One hardly needs to reiterate that comprehensive reform of the Security Council entails both enlargement of the Council and improvement of its working methods. We are mindful that the issue of the improvement of working methods could be addressed in parallel with that of the expansion of the Council.
No matter how the Council is expanded, its membership at any given time would always be no more than a fraction of the total number of Member States. Being accepted as a member of the United Nations, every Member State has agreed to accept and carry out the decisions of the Council, as stipulated in Article 25 of the Charter. Therefore, the Council's decision-making must be transparent and accountable to all the Member States in order for the Council to gain their wide support and understanding of its decisions. Only in this way will the Council's effectiveness be enhanced.
It is thus important that the Security Council makes every effort to improve its working methods. In 2006, under Japan's chairmanship of the Informal Working Group on Documentation and Other Procedural Questions, a Presidential Note (S/2006/507) was approved by the Council. The Note was then incorporated into the handbook which was distributed to all the delegations.
My delegation believes that the Note and the handbook have helped make Council members aware of the responsibility that membership entails, resulting in such improvements as clarification of the types of meeting formats and a substantial increase in the number of public meetings, in particular those with the participation of the countries directly concerned.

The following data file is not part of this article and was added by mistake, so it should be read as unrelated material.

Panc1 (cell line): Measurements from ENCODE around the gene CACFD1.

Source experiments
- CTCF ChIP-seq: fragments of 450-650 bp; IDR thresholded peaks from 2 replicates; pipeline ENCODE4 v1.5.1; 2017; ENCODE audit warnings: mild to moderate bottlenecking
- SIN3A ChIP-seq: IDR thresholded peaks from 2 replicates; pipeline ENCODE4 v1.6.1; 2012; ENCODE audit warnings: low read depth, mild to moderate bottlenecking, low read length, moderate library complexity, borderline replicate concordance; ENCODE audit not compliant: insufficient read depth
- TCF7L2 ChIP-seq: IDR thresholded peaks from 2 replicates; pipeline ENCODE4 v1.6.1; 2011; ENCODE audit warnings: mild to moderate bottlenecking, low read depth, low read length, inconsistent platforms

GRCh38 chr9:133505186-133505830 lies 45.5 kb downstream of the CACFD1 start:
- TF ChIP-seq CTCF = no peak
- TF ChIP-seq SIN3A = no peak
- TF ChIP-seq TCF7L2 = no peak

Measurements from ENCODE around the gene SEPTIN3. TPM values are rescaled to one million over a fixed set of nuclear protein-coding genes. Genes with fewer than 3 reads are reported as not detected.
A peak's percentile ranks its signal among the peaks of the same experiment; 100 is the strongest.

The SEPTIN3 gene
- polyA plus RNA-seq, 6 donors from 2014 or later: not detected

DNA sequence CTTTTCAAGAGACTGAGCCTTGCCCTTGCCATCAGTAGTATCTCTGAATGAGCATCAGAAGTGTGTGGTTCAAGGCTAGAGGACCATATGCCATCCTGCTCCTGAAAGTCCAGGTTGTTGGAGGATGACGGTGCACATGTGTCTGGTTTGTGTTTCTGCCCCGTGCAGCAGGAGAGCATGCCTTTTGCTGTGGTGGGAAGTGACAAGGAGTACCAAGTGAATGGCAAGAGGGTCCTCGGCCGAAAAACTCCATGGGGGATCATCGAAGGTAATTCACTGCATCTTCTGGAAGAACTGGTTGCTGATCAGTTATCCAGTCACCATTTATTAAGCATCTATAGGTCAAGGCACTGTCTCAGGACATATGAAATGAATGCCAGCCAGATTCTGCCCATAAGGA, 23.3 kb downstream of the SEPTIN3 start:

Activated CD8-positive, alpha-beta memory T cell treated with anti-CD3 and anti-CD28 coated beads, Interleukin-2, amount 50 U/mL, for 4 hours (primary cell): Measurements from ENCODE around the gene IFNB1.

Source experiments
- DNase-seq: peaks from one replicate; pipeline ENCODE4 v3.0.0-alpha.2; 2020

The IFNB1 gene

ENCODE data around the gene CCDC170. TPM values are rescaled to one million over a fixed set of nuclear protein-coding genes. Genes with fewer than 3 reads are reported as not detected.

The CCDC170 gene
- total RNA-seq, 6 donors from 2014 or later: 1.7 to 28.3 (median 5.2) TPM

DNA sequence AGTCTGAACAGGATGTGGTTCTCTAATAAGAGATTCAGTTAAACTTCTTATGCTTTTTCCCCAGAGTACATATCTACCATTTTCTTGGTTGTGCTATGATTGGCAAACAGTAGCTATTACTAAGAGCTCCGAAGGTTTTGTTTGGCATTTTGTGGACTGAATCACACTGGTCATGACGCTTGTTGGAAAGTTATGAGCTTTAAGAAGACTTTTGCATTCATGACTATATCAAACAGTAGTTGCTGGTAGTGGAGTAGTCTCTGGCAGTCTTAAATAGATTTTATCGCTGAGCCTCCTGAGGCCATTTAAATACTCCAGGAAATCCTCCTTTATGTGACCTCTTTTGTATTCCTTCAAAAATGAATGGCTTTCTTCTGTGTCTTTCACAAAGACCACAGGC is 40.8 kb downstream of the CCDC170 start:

My delegation appreciates the work being done in the Informal Working Group since then. As the current chair of the Working Group, Japan will continue to make the utmost effort to implement the agreed measures set forth in the aforementioned Note, so as to ensure the transparency of the activities of the Council.
From this perspective, my delegation believes that the Security Council needs to make further efforts particularly in the following areas:
- 1) Participation in the public meetings of the Security Council by those non-Council members with a special interest in the matters at hand; and also consultations with those non-members in the decision-making process;
- 2) Frequent, timely and substantive briefings for non-members on the matters discussed in the Security Council as well as those of the subsidiary bodies;
- 3) Regular and timely consultations with troop-contributing countries and major financial contributors, and those counties that are directly concerned or affected by a peacekeeping operation;
- 4) Regular communication with the General Assembly and ECOSOC, as well as relevant regional and sub-regional organizations;
- 5) Substantive and comprehensive annual reports to the General Assembly.
My delegation is ready to work with others to formulate an agreed list of important measures to improve the working methods.